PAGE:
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I've been going through the control signal table and I noticed something confusing on when I should set the value as 'don't care' or 0 for control signal.

For example when doing the R type add instruction, we don't go through the data memory. When we are done with addition inside the ALU, the result will justbypass the data memory and will be written on the destination register.

So I thought, being 'don't care' for the MemWrite and MemRead would also be ok rather than being 0. But on the signal table, it says 0.

I wonder where the differences are made when deciding rather to put 'don't care' and 0.

Thanks!

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  • $\begingroup$ All this very likely depends on the specific architecture. There are many versions of mips. Could you specify the precise architecture by editing your question? Thanks. $\endgroup$ – Discrete lizard Apr 7 '18 at 15:32
  • $\begingroup$ 0 seems more sensible for the R-type add instruction, as you positively don't want to perform a memory operation.. However, I have to say that I'm not sure what "don't care" is for... Can you refer to a text? $\endgroup$ – Erik Eidt Apr 9 '18 at 3:59
  • $\begingroup$ I've asked my class assistant and he gave me a same answer as you did Erik. I meant by either 0 or 1 would be alright for MemWrite and MemRead since we are not using the memory for add instruction. Leaving the control signal as don't care(either 0 or 1) can somehow simplify the process(As long as remember). $\endgroup$ – kyung sub Song Apr 9 '18 at 6:32
  • $\begingroup$ This is from a book 'Computer Organization and Design: The Hardware/Software Interface'. I am not sure which architecture it is. Thanks anyways lizard! $\endgroup$ – kyung sub Song Apr 9 '18 at 6:34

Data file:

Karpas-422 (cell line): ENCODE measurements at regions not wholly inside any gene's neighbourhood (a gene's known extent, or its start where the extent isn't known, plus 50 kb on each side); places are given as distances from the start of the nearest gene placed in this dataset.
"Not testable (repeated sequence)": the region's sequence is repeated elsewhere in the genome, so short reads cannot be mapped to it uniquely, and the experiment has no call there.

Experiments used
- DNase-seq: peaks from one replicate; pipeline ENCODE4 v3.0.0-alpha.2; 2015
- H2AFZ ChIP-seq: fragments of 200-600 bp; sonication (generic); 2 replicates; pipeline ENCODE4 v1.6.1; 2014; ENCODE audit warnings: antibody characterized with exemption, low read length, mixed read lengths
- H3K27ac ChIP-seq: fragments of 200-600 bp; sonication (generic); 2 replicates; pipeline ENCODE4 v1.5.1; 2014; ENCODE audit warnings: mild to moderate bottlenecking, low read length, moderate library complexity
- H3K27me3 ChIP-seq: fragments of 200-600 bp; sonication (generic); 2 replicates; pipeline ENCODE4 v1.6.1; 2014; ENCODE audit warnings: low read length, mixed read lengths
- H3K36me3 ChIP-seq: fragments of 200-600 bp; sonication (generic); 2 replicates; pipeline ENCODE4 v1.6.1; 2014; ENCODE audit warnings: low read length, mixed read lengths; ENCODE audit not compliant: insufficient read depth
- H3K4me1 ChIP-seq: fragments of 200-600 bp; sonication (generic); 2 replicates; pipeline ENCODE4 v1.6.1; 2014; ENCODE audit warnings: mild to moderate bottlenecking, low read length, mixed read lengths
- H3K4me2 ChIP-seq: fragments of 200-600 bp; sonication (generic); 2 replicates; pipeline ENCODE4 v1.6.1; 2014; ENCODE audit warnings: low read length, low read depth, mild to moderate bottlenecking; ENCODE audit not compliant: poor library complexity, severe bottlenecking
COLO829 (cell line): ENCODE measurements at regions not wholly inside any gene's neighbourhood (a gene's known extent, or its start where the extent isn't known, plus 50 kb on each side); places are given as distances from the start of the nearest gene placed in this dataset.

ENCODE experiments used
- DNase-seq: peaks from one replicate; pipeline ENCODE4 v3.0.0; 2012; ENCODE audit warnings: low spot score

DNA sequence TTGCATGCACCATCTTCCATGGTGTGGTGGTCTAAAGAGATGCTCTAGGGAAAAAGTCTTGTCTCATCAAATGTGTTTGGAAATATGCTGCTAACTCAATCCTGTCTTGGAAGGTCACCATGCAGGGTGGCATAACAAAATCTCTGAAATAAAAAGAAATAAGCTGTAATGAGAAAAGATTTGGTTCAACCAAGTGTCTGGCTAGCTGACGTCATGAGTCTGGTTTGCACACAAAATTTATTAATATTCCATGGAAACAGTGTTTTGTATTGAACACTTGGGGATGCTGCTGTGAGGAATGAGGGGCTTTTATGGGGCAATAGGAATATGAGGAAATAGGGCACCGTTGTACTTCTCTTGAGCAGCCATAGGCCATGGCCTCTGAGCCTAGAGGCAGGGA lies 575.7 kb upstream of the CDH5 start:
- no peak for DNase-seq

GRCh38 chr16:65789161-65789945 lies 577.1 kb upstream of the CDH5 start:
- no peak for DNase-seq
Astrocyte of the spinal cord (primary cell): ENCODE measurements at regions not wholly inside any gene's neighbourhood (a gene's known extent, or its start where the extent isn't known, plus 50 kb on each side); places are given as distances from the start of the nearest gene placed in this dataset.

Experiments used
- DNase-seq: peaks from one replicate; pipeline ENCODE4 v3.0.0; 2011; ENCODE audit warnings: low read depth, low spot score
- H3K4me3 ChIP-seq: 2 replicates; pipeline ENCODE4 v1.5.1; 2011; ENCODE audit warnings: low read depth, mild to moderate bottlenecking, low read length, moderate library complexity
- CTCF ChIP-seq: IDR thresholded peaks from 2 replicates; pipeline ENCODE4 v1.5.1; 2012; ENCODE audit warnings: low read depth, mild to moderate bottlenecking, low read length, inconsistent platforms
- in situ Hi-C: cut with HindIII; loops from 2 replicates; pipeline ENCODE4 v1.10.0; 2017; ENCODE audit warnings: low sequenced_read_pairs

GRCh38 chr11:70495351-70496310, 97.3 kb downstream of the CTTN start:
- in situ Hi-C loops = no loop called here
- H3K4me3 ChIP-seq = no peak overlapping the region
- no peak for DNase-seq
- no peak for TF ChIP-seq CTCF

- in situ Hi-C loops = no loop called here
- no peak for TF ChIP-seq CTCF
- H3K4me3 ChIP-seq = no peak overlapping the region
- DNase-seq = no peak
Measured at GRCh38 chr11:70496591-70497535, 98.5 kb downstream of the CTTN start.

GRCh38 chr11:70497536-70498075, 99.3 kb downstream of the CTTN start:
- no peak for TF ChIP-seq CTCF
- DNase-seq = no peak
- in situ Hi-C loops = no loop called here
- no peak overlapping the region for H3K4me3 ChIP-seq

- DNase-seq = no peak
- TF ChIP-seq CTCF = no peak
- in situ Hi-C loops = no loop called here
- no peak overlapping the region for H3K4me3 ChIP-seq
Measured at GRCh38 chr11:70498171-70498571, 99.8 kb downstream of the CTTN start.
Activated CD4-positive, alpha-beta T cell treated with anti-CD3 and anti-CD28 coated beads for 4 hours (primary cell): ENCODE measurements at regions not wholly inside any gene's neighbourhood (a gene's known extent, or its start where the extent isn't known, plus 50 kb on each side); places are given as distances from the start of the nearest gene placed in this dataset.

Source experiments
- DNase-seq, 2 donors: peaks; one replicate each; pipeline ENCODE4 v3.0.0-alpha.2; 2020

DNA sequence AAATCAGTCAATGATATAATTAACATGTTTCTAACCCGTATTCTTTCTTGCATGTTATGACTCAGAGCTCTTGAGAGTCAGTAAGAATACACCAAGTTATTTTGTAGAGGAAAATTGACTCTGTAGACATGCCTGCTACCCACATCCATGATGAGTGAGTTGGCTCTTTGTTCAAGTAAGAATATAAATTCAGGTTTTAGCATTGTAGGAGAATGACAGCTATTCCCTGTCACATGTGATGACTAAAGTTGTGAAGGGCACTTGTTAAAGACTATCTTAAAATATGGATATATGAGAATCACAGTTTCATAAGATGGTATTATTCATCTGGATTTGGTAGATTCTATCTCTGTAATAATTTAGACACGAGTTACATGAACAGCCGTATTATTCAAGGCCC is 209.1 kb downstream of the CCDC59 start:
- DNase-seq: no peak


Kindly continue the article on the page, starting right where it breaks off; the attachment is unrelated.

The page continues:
• $\begingroup$ Ok, for certain instructions in certain pipeline stages, we don't care about the results or operation of one or more of the functional units. All the hardware is always there, but not all is always being used. So, for example, when doing an unconditional branch instruction, the ALU is still there doing something, but we don't care about it. However, when it comes to memory we never want to initiate a memory reference read with a garbage address let alone a write. Even a read to a good address could disrupt the cache. So, we never want to do a memory reference that isn't indicated. $\endgroup$ – Erik Eidt Apr 9 '18 at 14:05
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For certain instructions in certain pipeline stages, we don't care about the results or operation of one or more of the hardware's many functional units.

Let's say the processor implementation has several functional units, e.g. in the ALU, for addition/subtraction, one for and/or, one for multiplication, one for division, one for shifting, and maybe even (separate from the ALU) one for computing addressing, e.g. combined shift & add for the various load & store instructions.  there may also be a completely separate adder next to the PC for doing pc-relative branches.

All that hardware is always there, but not all is always being used.

So, for example, when doing an unconditional branch instruction, the regular ALU is still there doing something, but we don't care about it.  All we have to do is ignore the unit's output, e.g. don't write it to a register.

So, at the times when we don't care about the regular ALU's output, we also don't care about the signals going into the ALU — the source operands, and the code that says whether to add vs. and vs. other.  We need to ignore not just the ALU's output, then but also any signals like overflow.  However, that is pretty easy to do, so sometimes this is done (ignoring output while giving "don't care" input), instead of instructing the ALU to do something specific during don't care, like adding 0 + 0.

However, when it comes to memory we never want to initiate a memory reference with a potentially garbage address, even a read, let alone a write, which could be destructive of program state.  Keep in mind that the memory reference goes thru the cache and then potentially off-chip, to the memory devices, and/or to I/O devices.  We don't even want to issue a read to a known or hard-coded address (like 0).  If the instruction isn't a memory reference, we should not touch memory at all!!  And we do that by forcing both the read and write signals to 0.

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